Coyote hunting climbs fast track to popularity

Coyote hunting is picking up adherents quickly since hunters are finding out how exciting and challenging hunting these crafty predators can be.

Pennsylvania hunters are already addicted to chasing these rather ugly beasts. So much so that many outdoor shows — including the upcoming Jaffa Outdoor Show Feb. 23-26 — sponsor coyote hunts with prizes and trophies

Last year, I had the privilege of taking photos of entries and winners and picking their brains for hunting tips.

“I hunt coyotes whenever I’m not working, “ Randy Guyer of New Enterprise said.

Guyer had just brought in the first coyote to be entered in the coyote hunting contest at the Jaffa Outdoor show. It was a 37-pound female, in obviously good condition, bagged near Breezewood.

Coyote hunting is fast climbing the ranks of challenging, exciting types of hunting. But challenging it is, definitely not for the faint of heart or of faltering steps. Hunting coyotes is done mainly by two methods: calling or chasing with dogs. Guyer hunts mainly with dogs, Walkers who run. “It takes hours of training to develop good coyote dogs,” Guyer explained.

The most common way to hunt coyotes with dogs is to drive along a remote mountain road behind the dogs that are running along in front of the truck sniffing out a scent. When they hit a hot scent, the dogs take off baying and the hunter parks the truck and takes off after the dogs.

“Coyotes are long-distance runners and a typical chase can last for 8 to 10 miles, although I’ve had some that lasted a lot longer than that,” Guyer said. “I’ve had chases that went for 40 miles. So coyote hunting is not for the faint of heart.”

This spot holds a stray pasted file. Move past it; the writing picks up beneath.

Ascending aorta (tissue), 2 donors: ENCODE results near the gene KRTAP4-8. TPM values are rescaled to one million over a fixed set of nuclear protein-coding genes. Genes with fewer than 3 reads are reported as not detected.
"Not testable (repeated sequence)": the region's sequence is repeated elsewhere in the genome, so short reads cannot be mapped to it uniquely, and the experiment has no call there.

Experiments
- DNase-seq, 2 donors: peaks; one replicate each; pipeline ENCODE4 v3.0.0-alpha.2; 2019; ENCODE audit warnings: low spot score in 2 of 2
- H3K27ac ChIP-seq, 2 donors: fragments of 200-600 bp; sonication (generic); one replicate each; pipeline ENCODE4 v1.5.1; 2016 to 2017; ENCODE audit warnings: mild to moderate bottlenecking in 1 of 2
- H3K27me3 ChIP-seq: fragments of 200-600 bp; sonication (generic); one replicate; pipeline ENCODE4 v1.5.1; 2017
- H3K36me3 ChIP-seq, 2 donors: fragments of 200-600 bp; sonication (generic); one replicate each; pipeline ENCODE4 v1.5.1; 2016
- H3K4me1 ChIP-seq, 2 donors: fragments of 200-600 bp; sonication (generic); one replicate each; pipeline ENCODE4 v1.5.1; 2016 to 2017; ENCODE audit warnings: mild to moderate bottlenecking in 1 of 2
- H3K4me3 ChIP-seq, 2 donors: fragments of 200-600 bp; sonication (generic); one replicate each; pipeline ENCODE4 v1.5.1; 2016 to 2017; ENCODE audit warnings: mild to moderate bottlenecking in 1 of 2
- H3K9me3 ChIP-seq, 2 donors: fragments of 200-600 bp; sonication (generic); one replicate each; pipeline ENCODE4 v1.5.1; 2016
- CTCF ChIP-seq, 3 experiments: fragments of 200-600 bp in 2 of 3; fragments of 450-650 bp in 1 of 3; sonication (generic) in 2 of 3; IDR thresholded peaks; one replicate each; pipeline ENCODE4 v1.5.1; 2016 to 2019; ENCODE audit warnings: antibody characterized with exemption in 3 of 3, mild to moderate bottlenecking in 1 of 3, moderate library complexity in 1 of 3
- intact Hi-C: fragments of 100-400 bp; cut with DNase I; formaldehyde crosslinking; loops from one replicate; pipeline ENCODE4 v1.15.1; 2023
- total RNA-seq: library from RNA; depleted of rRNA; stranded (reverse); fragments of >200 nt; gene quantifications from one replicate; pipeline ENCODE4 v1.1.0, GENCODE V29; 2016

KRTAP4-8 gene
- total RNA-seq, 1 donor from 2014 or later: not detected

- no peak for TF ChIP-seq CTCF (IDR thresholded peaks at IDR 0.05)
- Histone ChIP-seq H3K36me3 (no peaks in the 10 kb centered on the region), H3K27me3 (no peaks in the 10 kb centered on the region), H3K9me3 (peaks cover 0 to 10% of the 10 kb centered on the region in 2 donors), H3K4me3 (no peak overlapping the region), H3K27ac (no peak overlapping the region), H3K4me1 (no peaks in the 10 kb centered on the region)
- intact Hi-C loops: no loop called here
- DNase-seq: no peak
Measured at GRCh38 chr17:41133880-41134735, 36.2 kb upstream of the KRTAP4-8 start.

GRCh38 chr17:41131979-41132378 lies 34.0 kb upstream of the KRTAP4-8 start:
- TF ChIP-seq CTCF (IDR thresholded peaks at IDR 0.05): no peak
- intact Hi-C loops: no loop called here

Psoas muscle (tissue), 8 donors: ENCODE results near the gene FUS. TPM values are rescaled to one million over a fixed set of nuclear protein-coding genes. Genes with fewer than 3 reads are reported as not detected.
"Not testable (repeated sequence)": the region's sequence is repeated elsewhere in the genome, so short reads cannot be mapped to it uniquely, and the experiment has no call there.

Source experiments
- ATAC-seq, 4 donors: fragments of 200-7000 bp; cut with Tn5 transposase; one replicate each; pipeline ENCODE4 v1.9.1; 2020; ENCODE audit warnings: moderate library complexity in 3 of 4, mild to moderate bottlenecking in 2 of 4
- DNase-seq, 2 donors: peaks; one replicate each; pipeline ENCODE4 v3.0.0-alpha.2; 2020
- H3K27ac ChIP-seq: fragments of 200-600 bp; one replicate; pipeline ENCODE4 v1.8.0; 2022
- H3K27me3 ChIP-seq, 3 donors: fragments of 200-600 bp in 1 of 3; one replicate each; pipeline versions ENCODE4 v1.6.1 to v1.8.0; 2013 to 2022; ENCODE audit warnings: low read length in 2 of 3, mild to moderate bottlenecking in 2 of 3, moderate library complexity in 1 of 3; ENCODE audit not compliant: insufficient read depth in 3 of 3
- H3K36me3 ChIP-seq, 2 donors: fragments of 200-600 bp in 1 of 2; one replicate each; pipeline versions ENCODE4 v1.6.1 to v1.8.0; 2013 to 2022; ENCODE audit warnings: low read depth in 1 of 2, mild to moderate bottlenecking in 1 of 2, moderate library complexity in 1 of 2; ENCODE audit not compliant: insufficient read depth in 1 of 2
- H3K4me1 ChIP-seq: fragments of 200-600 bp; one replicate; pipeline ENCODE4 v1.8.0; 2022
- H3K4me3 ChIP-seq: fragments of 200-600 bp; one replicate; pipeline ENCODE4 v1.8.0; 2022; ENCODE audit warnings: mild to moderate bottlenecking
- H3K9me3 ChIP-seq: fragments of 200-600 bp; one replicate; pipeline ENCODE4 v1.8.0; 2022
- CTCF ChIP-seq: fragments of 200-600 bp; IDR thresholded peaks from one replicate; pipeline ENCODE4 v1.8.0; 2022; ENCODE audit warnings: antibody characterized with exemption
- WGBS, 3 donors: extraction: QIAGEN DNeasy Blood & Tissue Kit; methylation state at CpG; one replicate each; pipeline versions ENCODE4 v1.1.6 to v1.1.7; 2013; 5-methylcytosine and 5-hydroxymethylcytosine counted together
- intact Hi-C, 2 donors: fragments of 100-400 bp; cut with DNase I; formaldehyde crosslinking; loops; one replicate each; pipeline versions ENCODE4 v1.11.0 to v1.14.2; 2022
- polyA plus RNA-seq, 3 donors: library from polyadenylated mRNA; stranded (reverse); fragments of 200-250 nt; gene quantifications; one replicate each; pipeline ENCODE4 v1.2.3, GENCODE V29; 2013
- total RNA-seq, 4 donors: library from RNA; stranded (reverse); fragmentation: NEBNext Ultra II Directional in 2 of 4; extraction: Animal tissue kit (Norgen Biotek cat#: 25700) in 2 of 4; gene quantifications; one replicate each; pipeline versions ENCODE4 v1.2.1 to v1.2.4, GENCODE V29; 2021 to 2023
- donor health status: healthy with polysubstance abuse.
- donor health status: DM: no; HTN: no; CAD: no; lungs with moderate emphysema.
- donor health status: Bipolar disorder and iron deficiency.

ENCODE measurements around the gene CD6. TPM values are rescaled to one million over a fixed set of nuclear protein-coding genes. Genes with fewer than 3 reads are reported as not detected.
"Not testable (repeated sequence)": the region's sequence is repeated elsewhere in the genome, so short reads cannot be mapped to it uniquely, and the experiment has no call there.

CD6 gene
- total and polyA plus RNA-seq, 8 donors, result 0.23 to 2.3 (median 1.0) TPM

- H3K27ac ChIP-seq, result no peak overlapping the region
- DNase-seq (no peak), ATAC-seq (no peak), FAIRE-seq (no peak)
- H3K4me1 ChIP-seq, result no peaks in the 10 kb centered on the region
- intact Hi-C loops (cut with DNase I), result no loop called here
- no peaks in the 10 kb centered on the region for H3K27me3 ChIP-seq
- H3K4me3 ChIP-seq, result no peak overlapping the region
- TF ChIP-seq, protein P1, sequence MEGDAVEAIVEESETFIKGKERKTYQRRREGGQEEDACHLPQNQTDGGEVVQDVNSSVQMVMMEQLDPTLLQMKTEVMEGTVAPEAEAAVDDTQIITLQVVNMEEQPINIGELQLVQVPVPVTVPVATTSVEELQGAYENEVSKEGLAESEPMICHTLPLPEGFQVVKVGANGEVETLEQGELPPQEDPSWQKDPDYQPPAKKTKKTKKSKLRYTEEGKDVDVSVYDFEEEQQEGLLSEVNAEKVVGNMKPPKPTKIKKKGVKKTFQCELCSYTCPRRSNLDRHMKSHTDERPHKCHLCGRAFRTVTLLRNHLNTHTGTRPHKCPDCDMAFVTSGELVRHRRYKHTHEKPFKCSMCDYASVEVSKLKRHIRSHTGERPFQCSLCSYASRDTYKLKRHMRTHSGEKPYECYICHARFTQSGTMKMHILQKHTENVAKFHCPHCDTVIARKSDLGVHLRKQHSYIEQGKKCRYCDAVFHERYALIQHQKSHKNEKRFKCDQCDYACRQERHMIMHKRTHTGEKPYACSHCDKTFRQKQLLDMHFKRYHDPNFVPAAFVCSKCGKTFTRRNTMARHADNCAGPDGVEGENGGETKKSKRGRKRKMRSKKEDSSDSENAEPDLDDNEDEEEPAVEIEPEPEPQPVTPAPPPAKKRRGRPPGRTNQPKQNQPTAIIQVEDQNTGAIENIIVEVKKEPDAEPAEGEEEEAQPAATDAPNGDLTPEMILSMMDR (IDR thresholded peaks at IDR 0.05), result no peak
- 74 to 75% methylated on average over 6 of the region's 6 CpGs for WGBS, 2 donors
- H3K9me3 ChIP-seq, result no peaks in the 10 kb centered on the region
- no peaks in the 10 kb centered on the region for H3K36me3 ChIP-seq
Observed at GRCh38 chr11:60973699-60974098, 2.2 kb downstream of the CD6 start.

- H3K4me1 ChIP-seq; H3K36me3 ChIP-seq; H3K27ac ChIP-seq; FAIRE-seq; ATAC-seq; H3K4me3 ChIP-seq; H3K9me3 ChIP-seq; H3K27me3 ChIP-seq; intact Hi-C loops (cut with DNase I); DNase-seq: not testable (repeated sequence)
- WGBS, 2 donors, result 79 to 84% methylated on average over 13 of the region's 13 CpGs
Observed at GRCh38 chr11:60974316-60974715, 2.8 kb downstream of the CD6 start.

Another way to hunt coyotes is to hike along in the snow until you hit tracks then let the dogs loose on them,” Guyer said. “We set out trail cameras that give us good indications of where coyotes are crossing and running. One thing about coyotes is that they will use the same crossing places time and again so when you learn where those are you are ahead of the game.

We also use GPS units as we track and chase and some of the boys enter all the data we get from them on the computer. From this data, we can determine where the best crossings are.

In the summer, coyotes eat a lot of mice and birds. They like fresh kills and injured deer which they will chase down. They don’t respond well to bait as a rule,” Guyer said. “Coyote hunting is a lot of work; you are not going to kill one in 5 minutes. They have the sight of a wild turkey and the scenting ability of a dog. They are canines, you know.

“Coyotes will run into culverts, under houses and other unexpected places. The are smart and cunning and hunting them is one of the most challenging hunts available,” Guyer continued.

The second day of the contest, Guyer brought in another coyote, and pledged to be out trying to bag another one on the third day. Guyer also traps coyotes and that is about as challenging as running them. So year round, Guyer is setting traps, studying the computer, training dogs and staying in shape for the winter hunting season. He fairly bristles with the excitement of the hunt he loves and his love for it is contagious.

Last year, Joey McGuire of Morrisdale and Storm Bumbarger of West Decatur brought in three coyotes between them and walked off with the first place trophy. Bumbarger had a 49-pound coyote and McGuire presented a 37.8-pound animal and a 29.4-pound coyote.

These two men usually hunt coyotes together and they use dogs to do it most of the time. Their dogs are Walkers and American Fox Hounds and they spend lots of time in the fall and winter training them. They too use the popular method of scent trailing.

That method can be accomplished two ways: by taking them into the woods to pick up a scent trail or by running them down a country trail or road in front of the truck , then turning them loose when they hit a scent. Then the hunters have to follow the dogs over hill and dale until they catch up.

And if you want to enter them in to the Jaffa show contest you need to get the coyotes that day. It’s a challenge indeed.